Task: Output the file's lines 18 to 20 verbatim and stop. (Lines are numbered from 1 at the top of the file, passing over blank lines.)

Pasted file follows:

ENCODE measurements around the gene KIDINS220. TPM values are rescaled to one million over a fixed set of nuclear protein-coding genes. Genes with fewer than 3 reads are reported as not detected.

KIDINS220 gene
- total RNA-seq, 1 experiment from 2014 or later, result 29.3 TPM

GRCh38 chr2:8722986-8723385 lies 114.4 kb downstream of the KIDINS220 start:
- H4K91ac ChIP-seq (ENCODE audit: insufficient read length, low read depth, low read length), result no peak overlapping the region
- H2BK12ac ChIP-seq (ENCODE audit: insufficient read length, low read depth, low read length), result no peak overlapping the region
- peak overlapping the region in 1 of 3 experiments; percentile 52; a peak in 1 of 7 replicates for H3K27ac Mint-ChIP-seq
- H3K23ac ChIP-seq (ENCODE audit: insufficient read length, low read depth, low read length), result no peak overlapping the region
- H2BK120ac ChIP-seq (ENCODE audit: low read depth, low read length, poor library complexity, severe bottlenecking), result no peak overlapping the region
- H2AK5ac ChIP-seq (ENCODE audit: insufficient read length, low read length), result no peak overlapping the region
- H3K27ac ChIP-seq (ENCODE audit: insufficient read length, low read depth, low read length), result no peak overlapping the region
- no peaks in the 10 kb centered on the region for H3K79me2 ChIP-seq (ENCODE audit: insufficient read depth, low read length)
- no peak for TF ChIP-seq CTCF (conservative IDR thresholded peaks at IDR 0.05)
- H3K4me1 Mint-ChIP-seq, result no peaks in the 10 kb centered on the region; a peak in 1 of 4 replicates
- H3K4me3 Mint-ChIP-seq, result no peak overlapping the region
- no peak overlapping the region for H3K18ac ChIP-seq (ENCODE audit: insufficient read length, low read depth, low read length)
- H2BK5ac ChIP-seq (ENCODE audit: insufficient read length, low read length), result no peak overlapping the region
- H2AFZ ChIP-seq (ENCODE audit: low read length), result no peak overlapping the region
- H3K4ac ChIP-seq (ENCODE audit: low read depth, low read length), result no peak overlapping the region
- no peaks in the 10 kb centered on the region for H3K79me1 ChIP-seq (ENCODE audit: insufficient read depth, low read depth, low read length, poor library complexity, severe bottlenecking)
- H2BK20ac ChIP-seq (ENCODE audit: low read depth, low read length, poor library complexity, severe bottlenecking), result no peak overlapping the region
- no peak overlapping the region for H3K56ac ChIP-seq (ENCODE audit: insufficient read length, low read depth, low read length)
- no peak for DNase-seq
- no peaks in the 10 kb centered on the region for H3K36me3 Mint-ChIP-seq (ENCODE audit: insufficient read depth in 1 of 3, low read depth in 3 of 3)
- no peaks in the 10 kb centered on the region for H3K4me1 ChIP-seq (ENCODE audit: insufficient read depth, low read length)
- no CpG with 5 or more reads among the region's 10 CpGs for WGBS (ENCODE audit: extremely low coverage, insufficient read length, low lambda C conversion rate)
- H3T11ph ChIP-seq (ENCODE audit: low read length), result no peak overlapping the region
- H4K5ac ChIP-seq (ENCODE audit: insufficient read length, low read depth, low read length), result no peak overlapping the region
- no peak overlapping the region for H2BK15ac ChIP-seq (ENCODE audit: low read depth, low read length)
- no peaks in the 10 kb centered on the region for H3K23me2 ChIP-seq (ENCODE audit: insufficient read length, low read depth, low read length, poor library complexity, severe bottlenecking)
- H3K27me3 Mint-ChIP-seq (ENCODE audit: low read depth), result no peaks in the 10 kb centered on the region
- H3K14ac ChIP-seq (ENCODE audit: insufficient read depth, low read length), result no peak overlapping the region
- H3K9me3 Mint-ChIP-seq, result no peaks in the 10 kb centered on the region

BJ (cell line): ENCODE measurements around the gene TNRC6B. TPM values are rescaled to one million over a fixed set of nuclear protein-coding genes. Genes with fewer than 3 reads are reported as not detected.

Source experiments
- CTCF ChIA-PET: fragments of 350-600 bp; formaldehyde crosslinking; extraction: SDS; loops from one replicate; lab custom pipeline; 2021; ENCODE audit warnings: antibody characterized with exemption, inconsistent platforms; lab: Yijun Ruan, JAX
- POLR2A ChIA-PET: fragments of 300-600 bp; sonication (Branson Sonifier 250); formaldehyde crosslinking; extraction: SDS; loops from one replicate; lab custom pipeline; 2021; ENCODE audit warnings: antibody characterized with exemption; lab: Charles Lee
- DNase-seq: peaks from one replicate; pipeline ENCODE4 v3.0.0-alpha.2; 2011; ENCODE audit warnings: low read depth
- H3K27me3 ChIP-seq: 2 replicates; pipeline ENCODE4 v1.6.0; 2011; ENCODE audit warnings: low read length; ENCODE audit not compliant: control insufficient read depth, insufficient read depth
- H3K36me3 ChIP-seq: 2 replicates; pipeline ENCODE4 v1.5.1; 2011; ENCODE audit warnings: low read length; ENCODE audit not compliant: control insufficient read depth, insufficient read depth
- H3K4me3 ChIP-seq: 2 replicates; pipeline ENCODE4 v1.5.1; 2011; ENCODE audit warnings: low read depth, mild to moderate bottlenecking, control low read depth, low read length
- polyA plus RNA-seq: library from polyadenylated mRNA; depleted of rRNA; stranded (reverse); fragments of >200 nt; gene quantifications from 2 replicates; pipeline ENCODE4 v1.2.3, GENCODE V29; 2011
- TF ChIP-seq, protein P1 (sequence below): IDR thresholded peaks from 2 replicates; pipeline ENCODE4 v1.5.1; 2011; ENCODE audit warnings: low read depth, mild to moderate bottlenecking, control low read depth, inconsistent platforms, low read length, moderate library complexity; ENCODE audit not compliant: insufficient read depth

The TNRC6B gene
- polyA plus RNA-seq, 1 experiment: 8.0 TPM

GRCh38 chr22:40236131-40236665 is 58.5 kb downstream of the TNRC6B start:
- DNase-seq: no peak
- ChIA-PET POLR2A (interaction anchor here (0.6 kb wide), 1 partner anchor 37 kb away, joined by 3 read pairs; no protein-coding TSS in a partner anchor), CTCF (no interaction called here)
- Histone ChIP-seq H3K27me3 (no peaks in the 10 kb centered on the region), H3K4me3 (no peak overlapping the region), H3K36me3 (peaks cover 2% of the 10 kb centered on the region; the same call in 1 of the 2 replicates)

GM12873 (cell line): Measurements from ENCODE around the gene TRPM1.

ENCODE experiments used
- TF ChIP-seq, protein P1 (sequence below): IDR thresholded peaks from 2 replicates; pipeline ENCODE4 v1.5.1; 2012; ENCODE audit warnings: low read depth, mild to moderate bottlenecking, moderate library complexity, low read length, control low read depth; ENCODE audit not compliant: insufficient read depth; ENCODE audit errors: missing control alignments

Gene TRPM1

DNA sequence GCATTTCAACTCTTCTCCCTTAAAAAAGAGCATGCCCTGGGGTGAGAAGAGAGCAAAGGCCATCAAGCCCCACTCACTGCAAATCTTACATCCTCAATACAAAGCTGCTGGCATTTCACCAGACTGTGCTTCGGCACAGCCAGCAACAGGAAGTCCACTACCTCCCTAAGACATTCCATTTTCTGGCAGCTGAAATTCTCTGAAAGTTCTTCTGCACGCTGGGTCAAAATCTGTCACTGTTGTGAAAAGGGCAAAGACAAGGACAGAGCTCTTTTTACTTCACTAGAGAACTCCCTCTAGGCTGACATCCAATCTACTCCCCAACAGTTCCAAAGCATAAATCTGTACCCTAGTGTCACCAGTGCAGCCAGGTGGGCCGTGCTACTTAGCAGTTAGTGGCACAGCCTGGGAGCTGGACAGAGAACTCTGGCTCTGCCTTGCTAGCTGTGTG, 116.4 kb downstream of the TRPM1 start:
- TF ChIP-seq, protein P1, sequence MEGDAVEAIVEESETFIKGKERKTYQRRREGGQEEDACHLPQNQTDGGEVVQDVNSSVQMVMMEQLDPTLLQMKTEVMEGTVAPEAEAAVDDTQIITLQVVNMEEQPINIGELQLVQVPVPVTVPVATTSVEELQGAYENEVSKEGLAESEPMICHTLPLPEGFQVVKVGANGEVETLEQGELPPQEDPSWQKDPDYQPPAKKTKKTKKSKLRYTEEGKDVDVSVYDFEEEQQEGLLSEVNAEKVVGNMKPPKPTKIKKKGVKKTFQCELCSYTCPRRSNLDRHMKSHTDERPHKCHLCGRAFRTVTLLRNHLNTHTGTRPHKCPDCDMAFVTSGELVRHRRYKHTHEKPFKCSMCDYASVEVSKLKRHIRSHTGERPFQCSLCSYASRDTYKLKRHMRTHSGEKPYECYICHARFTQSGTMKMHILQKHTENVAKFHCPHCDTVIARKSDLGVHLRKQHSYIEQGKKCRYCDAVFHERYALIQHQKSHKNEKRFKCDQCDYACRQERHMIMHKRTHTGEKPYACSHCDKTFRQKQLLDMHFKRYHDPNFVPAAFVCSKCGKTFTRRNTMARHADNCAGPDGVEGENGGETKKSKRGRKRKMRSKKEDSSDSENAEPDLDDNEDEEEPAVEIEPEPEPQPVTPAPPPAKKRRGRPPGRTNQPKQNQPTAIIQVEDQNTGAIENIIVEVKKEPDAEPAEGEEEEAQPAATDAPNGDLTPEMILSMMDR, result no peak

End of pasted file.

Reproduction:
- H2AFZ ChIP-seq (ENCODE audit: low read length), result no peak overlapping the region
- H3K4ac ChIP-seq (ENCODE audit: low read depth, low read length), result no peak overlapping the region
- no peaks in the 10 kb centered on the region for H3K79me1 ChIP-seq (ENCODE audit: insufficient read depth, low read depth, low read length, poor library complexity, severe bottlenecking)